Mouse Trail winner

Mouse adventures in Kilmarnock town centre

Depute Provost Claire Leitch presented a prize hamper this week to the winner of the Kilmarnock Town Centre Mouse Trail which ran over the October school holiday.

15 local businesses took part in the trail which involved over 200 children finding little felt ‘Button’s Mice’ in shop windows throughout the town centre and learning about keeping everyone safe along the way. The overall winner was 7 year-old Emily Officer from Kilmarnock who won a hamper full of goodies.

Devised by the East Ayrshire Protecting People Team, Button’s Mice is an interactive activity that encourages children to talk and think about any issues which may be concerning them. ‘Mouse boxes’ are put into schools to encourage children to draw pictures or talk to the mice about anything that is worrying them. The issues may be ones which children find difficult to put into words, or may not be aware of. Button’s Mice builds on the principles of therapeutic play as well as current research about children and the impact neglect has on their lives.

The resources consist of a book containing the story of Button’s Mice, an activity pack, a cardboard mouse house with furniture in it and several adult and child felt mice.

The story focuses on a tiny mouse called Button who has an idea about how to help the children he sees in the houses he visits. Button gets the confidence to speak up at the annual Mouse Gathering and expresses his concern for the children. A plan is agreed and the mice decide to put mouse houses into schools and places where children need to talk about their concerns.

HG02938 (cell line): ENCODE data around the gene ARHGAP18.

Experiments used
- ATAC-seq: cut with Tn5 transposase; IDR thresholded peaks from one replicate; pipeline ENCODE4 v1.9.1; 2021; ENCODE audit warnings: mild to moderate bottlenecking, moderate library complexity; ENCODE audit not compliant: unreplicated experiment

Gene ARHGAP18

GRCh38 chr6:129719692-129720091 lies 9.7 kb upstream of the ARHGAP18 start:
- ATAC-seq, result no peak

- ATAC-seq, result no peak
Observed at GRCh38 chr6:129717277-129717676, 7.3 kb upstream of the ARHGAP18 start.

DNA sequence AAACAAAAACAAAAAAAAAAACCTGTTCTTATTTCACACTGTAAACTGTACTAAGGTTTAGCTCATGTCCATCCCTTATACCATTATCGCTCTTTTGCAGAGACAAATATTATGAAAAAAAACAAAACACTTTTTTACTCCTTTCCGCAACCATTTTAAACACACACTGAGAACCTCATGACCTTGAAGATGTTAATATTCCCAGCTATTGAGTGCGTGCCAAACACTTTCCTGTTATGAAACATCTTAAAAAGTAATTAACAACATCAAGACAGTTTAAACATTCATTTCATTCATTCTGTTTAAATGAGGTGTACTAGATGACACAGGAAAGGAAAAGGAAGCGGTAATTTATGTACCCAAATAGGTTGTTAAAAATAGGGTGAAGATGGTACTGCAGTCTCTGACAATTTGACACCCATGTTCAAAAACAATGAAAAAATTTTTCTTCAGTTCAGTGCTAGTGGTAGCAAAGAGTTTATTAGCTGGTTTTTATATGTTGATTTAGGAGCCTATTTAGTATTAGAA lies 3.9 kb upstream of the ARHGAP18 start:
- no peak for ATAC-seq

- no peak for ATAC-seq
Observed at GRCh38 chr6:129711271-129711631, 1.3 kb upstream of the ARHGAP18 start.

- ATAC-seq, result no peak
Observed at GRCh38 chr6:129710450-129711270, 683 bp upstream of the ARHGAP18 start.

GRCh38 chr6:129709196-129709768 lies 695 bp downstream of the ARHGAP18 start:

A set of Mouse Rules are incorporated into the story which set out a list of things which no child should have to endure or live with. Some of these include not being left alone for long periods of time and not being told they are no good. The Mouse Rules also link to the United Nations Convention of the Rights of the Child.

The Activity Pack has many more stories and activities covering issues such as hunger, bullying, making friends, living with older people, as well as fun stories about sleepovers and cheese stores.

Button’s Mice are individually hand made from felt so each one is unique and has its own personality which helps children to identify with them more.

Depute Provost Leitch, who is also Children’s Champion, said: “The town centre mouse hunt was a great success. Thanks to all of the businesses who took part and well done to Emily on being the winner. I’ve heard so many positive stories about the mice and how much children love them, and how they communicate with them about their concerns through pictures and letters.

“The mice idea is a great one because children often relate better to toy animals than they do to humans or even toy dolls. A felt mouse can be a child’s friend, without demanding anything in return. The mouse character can say what a child thinks and feels, and share in a child’s challenges, loneliness, and sadness. It can also show a child that there are adults who want to help them to be safe and provide hope. I hope to see this fantastic project expand further to help more children in the future.”

 Photo caption

Emily with brother Edward, mum Yvonne, Depute Provost Claire Leitch and Debbie Willett, Multi Agency Workforce Development Officer with Community Health and Care, who makes the mice.